Today in Switzerland: A roundup of the latest news on Wednesday
Read about German immigrants in Switzerland, tax evasion and other news in our brief roundup of latest developments.
New study: Switzerland is top destination for German immigrants
Of all European countries, German citizens most frequently emigrate to Switzerland, according to a new study by the Federal Statistical Office in Wiesbaden, Germany.
At the beginning of 2021, for instance, around 309,000 German citizens resided permanently in Switzerland — 2,100 more than the previous year.
According to the Statistical Office, Switzerland is a logical emigration destination for Germans because there is no language barrier (at least in the Swiss-German part of the country, which is roughly two-thirds of the population).
In addition, they appreciate the physical proximity to their own country.
Financial aspects, such as lower taxes in Switzerland, also play a role, the study found.
Switzerland among "most complicit" nations in tax evasion
Switzerland is ranked in the second place, just after the United States, in terms of “financial opacity”, according to a new report published by the Tax Justice Network.
The so-called secrecy index is calculated by combining a score of each country's financial and legal system in terms of transparency, with the volume of financial services provided to non-residents.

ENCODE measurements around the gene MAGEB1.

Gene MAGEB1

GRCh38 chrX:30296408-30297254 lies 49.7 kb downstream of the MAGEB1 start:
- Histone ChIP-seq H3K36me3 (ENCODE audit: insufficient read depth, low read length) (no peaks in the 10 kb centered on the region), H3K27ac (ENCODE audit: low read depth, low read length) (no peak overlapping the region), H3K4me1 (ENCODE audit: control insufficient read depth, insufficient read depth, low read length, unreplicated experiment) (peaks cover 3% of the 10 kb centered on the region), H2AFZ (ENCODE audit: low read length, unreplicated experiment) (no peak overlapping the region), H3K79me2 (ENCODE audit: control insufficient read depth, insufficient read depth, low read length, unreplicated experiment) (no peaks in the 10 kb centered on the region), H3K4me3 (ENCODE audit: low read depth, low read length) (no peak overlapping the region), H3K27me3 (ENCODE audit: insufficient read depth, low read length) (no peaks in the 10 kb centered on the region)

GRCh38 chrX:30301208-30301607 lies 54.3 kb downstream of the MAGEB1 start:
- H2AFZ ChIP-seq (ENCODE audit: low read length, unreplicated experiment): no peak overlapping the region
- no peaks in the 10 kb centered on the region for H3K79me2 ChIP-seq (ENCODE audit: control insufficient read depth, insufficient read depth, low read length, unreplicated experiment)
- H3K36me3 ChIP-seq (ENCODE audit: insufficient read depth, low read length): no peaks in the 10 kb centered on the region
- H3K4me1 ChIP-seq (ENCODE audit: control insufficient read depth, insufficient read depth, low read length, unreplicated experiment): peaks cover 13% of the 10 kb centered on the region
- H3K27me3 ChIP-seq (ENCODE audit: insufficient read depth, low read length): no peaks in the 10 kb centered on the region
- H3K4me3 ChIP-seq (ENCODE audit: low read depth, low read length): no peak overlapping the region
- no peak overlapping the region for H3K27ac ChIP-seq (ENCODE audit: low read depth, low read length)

"Taken by storm": The Swiss like travelling on night trains
A trend is emerging in Switzerland: travelling in “sleeper cars” to various European destinations is becoming more popular.
Night trains connecting Swiss cities with Amsterdam, Berlin, Hamburg, Hanover, Vienna, Graz, Prague, Budapest, Ljubljana and Zagreb “are taken by storm and reservations are multiplying”, according Arcinfo news platform.
Travellers choose trains rather than planes or cars for environmental reasons and convenience. In the first case, rail travel saves about 50,000 tonnes of CO2 per year — the average annual consumption of 30,000 automobiles.
Also, train travel allows passengers to arrive directly in a city centre without having to transfer from the airport, which adds to the overall convenience of travel, said Liliane Rotzetter, spokesperson for Railtour Suisse.
This where Switzerland’s cheapest beer can be found
Some research carried out in Switzerland is more important to consumers than others, and this one definitely fits under the ‘news you can use’ category.
A recent survey conducted by Hellosafe consumer website compared the price of a half a litre of beer in 29 cities in different cantons.
The study found that one of the cheapest pints, at 5.22 francs, can be had in Aarau, followed by Bern (5.92).
While it is one of the world’s most expensive cities, a big mug of beer in Zurich costs “only” 6.96 francs, four cents less than in another relatively inexpensive location, the Valais capital of Sion.
The priciest half-litres are in Geneva (7.72 francs) and Lausanne (7.96).
The study also looked ahead at how the war in Ukraine is likely to increase the cost of cereals used to manufacture beer, impacting the price of the end product.
If Hellosafe’s estimates are correct, then the price of beer will increase the least in Olten, Langenthal, Chur and Arbon.
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